Iron Maiden Guitarists Discuss 'The Final Frontier'
Originally published in Guitar World, December 2010
It may be called The Final Frontier, but Iron Maiden's new album
won't be their last. Adrian Smith, Dave Murray and Janick Gers talk about making the longest and most ambitious album of the band's career.
"In Iron Maiden, we’re always pushing the boundaries,” says Dave Murray. And indeed, the British metal legends continue to chart new musical territory on The Final Frontier, their 15th studio album and fourth to feature the distinctive triple-guitar attack of Adrian Smith, Janick Gers and Murray.
According to Gers, that is exactly as it should be. “If you listen to each of our albums, they all sound like Maiden,” he says, “but they’re all still a bit different from one another: Killers doesn’t sound like Brave New World; Seventh Son of a Seventh Son doesn’t sound like The X Factor. Each one is a statement of where the band was at a particular time. And that’s all an album is—a snapshot. You go into the studio and you gather all the things you’ve seen and done over the past year or so and you regurgitate them in music. If you’re doing that successfully, you’re not looking back and trying to recreate the past, you’re documenting the present and also contributing to the future.”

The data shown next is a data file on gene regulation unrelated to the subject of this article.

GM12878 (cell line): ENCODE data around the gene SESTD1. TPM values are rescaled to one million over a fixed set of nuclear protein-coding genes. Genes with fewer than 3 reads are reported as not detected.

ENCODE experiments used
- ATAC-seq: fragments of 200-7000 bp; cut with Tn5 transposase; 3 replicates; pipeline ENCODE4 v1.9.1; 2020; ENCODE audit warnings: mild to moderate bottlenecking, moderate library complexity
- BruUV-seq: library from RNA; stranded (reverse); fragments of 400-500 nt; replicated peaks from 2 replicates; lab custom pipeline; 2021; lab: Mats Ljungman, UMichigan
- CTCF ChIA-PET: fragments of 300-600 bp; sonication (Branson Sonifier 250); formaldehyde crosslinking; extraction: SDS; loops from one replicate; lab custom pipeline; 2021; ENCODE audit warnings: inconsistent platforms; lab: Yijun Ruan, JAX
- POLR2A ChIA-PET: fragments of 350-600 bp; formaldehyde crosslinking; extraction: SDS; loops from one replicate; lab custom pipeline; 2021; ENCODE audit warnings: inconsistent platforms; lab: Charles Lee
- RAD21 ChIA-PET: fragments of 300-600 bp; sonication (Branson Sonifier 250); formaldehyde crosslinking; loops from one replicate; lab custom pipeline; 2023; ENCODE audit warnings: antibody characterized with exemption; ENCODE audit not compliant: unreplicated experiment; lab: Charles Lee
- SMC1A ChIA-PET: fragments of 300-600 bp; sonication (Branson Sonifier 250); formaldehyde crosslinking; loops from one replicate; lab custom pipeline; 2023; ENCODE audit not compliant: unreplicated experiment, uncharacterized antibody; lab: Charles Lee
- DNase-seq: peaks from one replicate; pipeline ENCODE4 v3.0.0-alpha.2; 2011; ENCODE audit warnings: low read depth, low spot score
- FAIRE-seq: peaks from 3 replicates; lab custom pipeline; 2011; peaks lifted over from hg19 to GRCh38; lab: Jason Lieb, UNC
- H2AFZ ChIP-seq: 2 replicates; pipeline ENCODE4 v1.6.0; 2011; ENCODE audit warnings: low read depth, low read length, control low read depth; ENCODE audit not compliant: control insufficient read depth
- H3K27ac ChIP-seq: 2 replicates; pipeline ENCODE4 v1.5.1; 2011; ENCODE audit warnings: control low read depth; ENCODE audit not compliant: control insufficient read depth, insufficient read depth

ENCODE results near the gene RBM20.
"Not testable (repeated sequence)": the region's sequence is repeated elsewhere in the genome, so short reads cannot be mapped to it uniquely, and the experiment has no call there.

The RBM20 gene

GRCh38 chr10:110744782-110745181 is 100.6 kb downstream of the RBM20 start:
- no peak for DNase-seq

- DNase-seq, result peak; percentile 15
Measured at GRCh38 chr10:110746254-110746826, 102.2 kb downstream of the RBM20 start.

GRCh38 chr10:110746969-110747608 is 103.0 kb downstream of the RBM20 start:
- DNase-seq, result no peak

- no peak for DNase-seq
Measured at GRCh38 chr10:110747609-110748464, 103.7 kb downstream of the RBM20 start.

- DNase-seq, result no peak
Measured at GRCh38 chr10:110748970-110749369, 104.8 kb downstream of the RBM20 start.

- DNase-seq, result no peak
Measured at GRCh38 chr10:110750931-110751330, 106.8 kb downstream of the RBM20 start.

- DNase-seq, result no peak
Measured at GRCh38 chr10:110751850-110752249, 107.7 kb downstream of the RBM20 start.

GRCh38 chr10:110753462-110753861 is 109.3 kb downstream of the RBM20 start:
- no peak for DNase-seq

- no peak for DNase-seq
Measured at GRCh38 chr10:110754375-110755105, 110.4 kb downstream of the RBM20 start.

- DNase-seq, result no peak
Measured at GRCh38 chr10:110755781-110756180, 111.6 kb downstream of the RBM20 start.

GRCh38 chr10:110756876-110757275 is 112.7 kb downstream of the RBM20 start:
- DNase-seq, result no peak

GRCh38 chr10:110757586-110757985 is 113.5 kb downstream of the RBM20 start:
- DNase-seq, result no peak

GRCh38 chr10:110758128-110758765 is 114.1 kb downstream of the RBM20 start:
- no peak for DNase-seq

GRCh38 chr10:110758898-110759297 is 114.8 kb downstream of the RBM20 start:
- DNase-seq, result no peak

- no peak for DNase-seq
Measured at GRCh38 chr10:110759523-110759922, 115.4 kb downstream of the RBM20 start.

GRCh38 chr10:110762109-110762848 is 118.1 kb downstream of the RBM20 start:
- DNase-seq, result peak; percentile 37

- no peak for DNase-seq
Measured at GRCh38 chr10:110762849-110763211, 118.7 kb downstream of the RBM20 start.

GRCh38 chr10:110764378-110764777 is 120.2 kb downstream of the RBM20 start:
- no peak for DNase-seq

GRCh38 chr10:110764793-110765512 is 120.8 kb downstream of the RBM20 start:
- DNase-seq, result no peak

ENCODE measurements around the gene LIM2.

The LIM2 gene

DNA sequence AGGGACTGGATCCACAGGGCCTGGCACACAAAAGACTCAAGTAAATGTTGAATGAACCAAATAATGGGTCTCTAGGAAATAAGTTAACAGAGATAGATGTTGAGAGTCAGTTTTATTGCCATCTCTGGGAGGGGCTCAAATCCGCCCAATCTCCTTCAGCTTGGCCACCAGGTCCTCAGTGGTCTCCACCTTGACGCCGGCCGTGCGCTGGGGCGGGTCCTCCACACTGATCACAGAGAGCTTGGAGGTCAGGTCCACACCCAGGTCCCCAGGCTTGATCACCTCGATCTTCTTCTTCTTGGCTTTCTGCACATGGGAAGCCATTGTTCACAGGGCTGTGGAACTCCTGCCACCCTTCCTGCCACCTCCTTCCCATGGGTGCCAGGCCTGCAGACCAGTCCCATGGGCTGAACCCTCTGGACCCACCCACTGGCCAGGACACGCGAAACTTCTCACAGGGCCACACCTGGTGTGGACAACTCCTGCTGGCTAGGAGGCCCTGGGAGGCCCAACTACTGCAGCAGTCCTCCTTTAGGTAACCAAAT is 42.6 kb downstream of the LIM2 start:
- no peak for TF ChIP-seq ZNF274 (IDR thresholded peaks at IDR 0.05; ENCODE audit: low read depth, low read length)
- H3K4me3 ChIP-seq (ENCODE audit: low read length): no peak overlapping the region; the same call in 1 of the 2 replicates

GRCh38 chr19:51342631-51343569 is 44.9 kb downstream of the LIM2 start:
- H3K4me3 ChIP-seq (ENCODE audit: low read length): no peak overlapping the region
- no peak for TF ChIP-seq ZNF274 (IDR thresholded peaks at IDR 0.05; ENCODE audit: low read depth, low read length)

It is this mindset that has enabled Iron Maiden to continue to be a creative and exciting musical force. So much so that The Final Frontier is not only their longest—and arguably most progressive—effort to date, spreading 10 songs across a whopping 76 minutes of music, but also among their most diverse. Take the album’s lead-off track, “Satellite 15…The Final Frontier,” which opens with several minutes of spacey, impressionistic sonic clutter before abruptly shifting gears to a straight-up, four-on-the-floor-style hard rocker. From there, the band—which in addition to the three guitarists also includes singer Bruce Dickinson, drummer Nicko McBrain and founding bassist Steve Harris—churns out everything from growling riff-rockers (“El Dorado”) to soaring ballads (“Coming Home”) to trademark, harmony-guitar-infused metal cuts (“The Alchemist”). There are also, of course, plenty of intricately arranged proggy workouts, including the 10-minute-plus closer, “When the Wild Wind Blows,” among the longest and most complex songs in the band’s extensive canon.
Guitar World recently sat down with Smith and Gers to discuss the making of The Final Frontier as well as talk about how the musicians approach writing, recording and performing in a three-guitar context. The two also ruminated on how it is that, 30 years after the release of the band’s self-titled debut, Iron Maiden continue to remain at the forefront of heavy metal, releasing challenging new albums and selling out arenas and stadiums the world over. To that end, Gers says, “Our goal for this band is to always be right at the front of it all. We’re constantly moving forward, and we’re particularly proud of the music we’ve been making these past 10 years. One thing our fans know about us is that we’re not motivated by anything other than the right reasons to do what we do.”
Smith concurs. “There’s so much bullshit in music,” he says. “But our fans see us as down-to-earth and pretty much just like them.” He laughs. “Except that we write 10-minute songs and have a six-foot monster come out onstage with us every night.”